Just like my plan, I attended the seminar and then wrote the exams the following week. Everything went nicely and I was well on my way to attaining the top rung of the licensing ladder. For the non-aviation types reading this, you must understand that to obtain the ATPL there are several conditions you must meet. These are:

  • minimum required number of total flight hours,

  • minimum number of IFR hours,

  • minimum number of night and cross country hours,

  • recent multi/IFR flight test, and

  • the ATPL exams written.

I had three of the five: the total hours requirement, the exams written, and the recent multi/IFR flight test. I just needed the night and IFR time. After writing the exams, Transport Canada only allows two years to complete the requirements for the ATPL. That sounds like plenty of time, but believe me, it's not.

I figured that in some future aviation employment I would quickly fill the requirements for IFR and night flying. However, in the months that followed, I realized this would not happen. It seemed that I continually ended up flying floats. As any pilot knows, float flying does not usually mix with either night or IFR time. Certainly, I was building valuable time for my logbook, but none of it was useable towards my ATPL.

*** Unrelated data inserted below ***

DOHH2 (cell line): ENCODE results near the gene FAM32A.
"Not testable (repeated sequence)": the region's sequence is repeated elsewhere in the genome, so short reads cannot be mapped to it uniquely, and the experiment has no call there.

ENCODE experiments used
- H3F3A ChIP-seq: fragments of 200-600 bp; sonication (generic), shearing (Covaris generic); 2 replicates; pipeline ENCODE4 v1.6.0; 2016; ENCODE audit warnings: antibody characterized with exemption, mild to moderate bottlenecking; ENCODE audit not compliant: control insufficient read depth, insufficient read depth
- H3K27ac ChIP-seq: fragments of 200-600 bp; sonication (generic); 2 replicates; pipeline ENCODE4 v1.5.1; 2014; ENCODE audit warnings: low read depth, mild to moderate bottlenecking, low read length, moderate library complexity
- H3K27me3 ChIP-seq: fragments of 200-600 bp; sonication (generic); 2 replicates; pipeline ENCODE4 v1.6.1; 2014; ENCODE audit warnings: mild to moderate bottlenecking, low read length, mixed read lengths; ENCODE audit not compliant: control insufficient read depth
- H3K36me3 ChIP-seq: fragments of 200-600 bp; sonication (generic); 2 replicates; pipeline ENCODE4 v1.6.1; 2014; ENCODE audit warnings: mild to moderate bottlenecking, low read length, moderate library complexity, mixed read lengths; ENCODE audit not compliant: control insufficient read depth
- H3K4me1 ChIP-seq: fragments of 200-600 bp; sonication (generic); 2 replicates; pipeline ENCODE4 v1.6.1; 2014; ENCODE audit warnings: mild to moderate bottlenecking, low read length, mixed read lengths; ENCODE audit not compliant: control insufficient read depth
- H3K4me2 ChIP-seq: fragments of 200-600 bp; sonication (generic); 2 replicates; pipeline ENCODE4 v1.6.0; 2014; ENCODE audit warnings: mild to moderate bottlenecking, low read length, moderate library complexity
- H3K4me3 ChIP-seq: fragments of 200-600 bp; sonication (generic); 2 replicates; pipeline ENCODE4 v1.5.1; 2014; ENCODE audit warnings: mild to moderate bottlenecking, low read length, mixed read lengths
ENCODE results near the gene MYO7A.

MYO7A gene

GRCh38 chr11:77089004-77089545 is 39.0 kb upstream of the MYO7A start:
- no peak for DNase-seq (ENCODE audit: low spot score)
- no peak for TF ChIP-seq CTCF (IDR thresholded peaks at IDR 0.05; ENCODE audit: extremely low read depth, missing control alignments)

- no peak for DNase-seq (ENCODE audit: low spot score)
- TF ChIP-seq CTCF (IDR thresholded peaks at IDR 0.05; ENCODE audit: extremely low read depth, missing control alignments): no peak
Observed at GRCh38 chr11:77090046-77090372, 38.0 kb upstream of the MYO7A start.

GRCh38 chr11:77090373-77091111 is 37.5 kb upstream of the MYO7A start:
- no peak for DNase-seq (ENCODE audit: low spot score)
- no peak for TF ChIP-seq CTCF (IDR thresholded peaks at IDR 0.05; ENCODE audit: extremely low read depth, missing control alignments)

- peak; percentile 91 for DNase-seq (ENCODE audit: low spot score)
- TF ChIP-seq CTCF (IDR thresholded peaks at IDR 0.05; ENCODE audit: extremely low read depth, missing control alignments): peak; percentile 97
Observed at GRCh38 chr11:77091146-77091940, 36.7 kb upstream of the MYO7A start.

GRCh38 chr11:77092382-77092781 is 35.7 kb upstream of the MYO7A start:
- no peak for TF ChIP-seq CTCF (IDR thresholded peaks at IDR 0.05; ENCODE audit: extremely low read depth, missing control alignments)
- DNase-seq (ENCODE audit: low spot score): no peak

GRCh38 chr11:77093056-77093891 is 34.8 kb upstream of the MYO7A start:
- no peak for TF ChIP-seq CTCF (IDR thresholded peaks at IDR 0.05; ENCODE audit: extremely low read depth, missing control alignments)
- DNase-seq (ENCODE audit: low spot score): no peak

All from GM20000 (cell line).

January 2002 rolled around and I still had very little of that all-important-to-me night and IFR time. In only 11 months, my exams would 'expire' and I'd be back to square one; something I vowed to not let happen. Also, because my IFR ride was almost two years in the past, it no longer met the requirement for the ATPL; I would have to have a new IFR ride. Since I had no IFR job prospects on the horizon, I decided to put myCessna 180 on wheels, get it checked out for IFR flight and get the hours on my own. Between March 17, 2002, and June 20, 2002, I flew the night-IFR pants off of the 180. Since I was trying to build up time (I needed to add about 75 hours) I decided I might as well go places. My IFR rating had now just expired (April 1, 2002) I renewed it at Pro IFR, re-fulfilling the ATPL requirement for a recent IFR ride. Immediately following, I packed up the plane for a 'road trip' and departed Pitt Meadows airport on the morning of May 15, 2002. My two day whirlwind trip took me to Grande Prairie, Peace River, Slave Lake, Lac La Biche, Prince Albert, Thompson, Saskatoon, Lethbridge, and back to Pitt Meadows. I was hoping to stop in at Calgary and Edmonton, but wild snowstorms (yes, in May) prevented that. The entire trip was conducted IFR and quickly the hours piled up in my logbook.

With all the required hours in my logbook, and a recent multi/IFR ride completed at Pro IFR, I was finally able to submit the required paperwork to Transport Canada at the end of June 2002. Summertime at the Vancouver Transport Canada office can be very slow (everyone disappears for vacation) and it wasn't until September that I finally received the official document. My ATPL was here!

 

Chris Holmes    (604) 581-2970    [my first name]@airChris.com